Thieves steal ‘priceless’ jewels from Dresden royal palace

Daring raid on Green Vault holding 18th-century crown jewels shocks Saxony

 Historic grape cups on display in the Green Vault in Dresden. The royal jewels were  collected in the 18th century by King August. Photograph:  Ralf Hirschberger/EPA

Historic grape cups on display in the Green Vault in Dresden. The royal jewels were collected in the 18th century by King August. Photograph: Ralf Hirschberger/EPA

 

Jewels thieves have carried out a spectacular heist in Dresden, stealing dozens of priceless objects from the Saxon crown jewels.

At about 5am two thieves broke into the former royal palace and headed straight for the Green Vault jewel room. There they smashed their way into three glass cases containing 94 pieces of 18th century pearl and diamond jewellery.

“Nowhere in Europe is there a collection of jewels in this form and quality,” said Dirk Syndram, head of the Green Vault.

Dr Marion Ackermann, director general of the Dresden State Art Collections, said the value of the stolen objects was less their jewels but as part of a complete royal jewel collection from the 18th century, with rare techniques used to cut and polish the stones.

“We cannot speak of their material value because, to be honest, they are unsellable, we speak of their art historical value – which is priceless,” she said.

The director expressed hope that the crown jewels are too well known to find buyers on international markets but could not rule out that the pieces will be broken up to sell the individual stones.

Police said they were informed at 4.59am on Monday by two security staff in the museum that they had seen two people in the vault. Investigators were unable to say at a lunchtime press conference if the alarm had been triggered or not. A fire at a nearby generator early on Monday morning had forced an electricity shutdown in the entire historic old town area area around the palace, on the banks of the River Elbe.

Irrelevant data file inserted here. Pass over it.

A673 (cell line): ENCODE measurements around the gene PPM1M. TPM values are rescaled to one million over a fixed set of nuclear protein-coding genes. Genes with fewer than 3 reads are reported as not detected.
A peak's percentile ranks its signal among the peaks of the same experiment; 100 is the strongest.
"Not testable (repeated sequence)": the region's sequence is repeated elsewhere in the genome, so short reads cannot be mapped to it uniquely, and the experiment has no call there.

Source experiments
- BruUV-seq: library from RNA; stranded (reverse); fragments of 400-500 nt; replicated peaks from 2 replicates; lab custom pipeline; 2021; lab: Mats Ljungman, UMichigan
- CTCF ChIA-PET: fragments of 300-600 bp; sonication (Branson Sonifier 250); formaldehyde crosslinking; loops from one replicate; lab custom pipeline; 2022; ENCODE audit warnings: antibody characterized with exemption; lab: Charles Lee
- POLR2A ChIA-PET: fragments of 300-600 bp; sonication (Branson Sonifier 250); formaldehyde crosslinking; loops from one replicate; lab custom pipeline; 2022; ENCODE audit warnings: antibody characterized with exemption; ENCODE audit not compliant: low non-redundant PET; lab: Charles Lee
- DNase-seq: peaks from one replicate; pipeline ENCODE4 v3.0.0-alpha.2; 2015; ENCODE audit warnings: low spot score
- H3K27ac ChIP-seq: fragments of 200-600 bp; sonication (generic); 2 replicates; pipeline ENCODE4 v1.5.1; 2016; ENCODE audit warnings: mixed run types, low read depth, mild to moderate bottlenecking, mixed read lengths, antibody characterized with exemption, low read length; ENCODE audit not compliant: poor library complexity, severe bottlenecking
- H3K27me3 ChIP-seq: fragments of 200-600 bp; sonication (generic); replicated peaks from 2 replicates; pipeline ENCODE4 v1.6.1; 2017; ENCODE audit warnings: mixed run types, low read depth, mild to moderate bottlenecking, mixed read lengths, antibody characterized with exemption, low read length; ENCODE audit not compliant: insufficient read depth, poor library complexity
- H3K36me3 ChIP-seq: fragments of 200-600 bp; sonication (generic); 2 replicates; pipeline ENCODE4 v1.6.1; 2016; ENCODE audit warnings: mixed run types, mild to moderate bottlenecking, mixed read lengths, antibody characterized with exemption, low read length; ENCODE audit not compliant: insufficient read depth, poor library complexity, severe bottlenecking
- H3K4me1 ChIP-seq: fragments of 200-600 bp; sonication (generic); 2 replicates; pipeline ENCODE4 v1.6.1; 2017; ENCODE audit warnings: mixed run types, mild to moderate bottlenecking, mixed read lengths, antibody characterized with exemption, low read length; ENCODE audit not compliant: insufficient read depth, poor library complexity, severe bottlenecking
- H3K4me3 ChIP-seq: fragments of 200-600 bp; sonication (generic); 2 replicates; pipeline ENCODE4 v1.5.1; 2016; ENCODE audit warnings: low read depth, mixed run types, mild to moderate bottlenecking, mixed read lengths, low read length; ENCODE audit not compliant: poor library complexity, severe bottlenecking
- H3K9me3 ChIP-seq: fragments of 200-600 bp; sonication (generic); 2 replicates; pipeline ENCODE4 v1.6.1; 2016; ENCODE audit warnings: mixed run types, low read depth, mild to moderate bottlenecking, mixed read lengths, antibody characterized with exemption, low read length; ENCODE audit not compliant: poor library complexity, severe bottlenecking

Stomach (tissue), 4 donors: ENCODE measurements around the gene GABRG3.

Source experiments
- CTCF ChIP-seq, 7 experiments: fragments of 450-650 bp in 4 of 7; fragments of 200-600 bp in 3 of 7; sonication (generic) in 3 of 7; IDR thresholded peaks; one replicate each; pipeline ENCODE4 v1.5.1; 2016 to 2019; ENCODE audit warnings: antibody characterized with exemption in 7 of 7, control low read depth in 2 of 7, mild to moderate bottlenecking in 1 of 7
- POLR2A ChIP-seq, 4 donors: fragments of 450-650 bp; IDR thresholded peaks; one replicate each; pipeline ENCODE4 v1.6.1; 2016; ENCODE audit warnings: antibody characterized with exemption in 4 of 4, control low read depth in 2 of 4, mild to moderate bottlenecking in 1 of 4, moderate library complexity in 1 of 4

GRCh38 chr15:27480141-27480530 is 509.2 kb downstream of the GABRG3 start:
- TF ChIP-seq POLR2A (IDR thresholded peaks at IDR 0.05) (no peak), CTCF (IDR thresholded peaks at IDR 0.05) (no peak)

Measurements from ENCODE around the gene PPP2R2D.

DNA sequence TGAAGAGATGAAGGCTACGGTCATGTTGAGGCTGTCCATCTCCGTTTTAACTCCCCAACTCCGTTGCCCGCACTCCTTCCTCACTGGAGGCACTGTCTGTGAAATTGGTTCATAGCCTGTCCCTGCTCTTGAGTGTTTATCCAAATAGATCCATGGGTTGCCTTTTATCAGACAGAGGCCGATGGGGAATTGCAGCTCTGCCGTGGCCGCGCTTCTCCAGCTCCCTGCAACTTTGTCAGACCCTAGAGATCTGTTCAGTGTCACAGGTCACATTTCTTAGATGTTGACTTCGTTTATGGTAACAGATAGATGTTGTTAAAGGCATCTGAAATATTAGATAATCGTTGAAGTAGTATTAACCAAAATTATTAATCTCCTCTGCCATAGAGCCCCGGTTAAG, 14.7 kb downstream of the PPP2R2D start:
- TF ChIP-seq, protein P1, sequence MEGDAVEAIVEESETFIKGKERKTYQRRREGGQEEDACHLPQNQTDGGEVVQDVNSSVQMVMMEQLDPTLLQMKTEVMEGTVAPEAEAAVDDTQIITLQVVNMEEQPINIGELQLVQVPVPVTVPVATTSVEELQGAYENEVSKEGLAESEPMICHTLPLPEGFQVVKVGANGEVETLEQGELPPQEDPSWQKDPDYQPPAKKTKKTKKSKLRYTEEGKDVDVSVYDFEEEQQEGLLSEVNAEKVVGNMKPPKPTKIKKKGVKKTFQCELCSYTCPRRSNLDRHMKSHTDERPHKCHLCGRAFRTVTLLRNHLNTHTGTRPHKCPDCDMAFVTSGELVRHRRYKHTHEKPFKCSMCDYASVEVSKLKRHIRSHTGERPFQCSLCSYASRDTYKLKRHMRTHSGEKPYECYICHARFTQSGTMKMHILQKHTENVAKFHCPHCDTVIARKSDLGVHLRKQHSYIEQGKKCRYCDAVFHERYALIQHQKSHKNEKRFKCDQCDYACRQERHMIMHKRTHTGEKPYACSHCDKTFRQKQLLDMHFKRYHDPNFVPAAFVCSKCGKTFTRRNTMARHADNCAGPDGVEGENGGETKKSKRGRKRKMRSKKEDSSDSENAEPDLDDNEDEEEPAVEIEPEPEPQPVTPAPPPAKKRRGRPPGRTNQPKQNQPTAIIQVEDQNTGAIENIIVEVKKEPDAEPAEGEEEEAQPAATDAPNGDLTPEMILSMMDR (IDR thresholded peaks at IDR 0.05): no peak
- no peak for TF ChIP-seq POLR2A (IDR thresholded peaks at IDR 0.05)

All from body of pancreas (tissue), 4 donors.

A police cordon in front of the Royal Palace housing the Green Vault in Dresden on Monday. Photograph: Sebastian Kahnert/dpa/AFP via Getty Images
A police cordon in front of the Royal Palace housing the Green Vault in Dresden on Monday. Photograph: Sebastian Kahnert/dpa/AFP via Getty Images
One of the rooms in the Green Vault (Gruenes Goelbe) at the Royal Palace in Dresden. Photograph: Sebastian Kahnert/AFP via Getty Images)
One of the rooms in the Green Vault (Gruenes Goelbe) at the Royal Palace in Dresden. Photograph: Sebastian Kahnert/AFP via Getty Images)

“The perpetrators forced their way in through a window on Palace Square after cutting through a grille,” said Volker Lange, local head of the federal criminal police (BKA). “They headed directly to the glass display cases, smashed them, disappeared from the building and vanished.”

Getaway car

Investigators are now studying video recordings of the break-in, and have informed all neighbouring police forces. They admitted that the hunt for the perpetrators is difficult, because the palace is five minutes’ drive from the motorway. They are examining a burnt-out Audi, found in an underground car park on Monday morning 15 minutes after the alarm was raised, on suspicion that it was the original getaway car.

The robbery has shocked Dresden and Saxony, which is proud of its royal jewels, collected in the 18th century by King August. At the outbreak of the second World War the 3,000-piece collection was bunkered in the nearby Königstein Castle. There it survived the firebombing of the city in February 1945 which destroyed three display rooms of the palace.

The collection was seized by the Red Army and only returned to East Germany in 1958. The historic Green Vault only reopened in its original location in 2006, after a €45 million renovation.

“Not just the state art collection was robbed but all Saxons,” said Michael Kretschmer, state premier in Saxony.

Curators admitted at lunchtime on Monday that a police investigation at the scene meant they had not yet had a chance to assess the full extent of the theft. One of the collection’s most valuable pieces has been saved, they said. A priceless 41 carat green diamond is currently on display in the Metropolitan Museum in New York.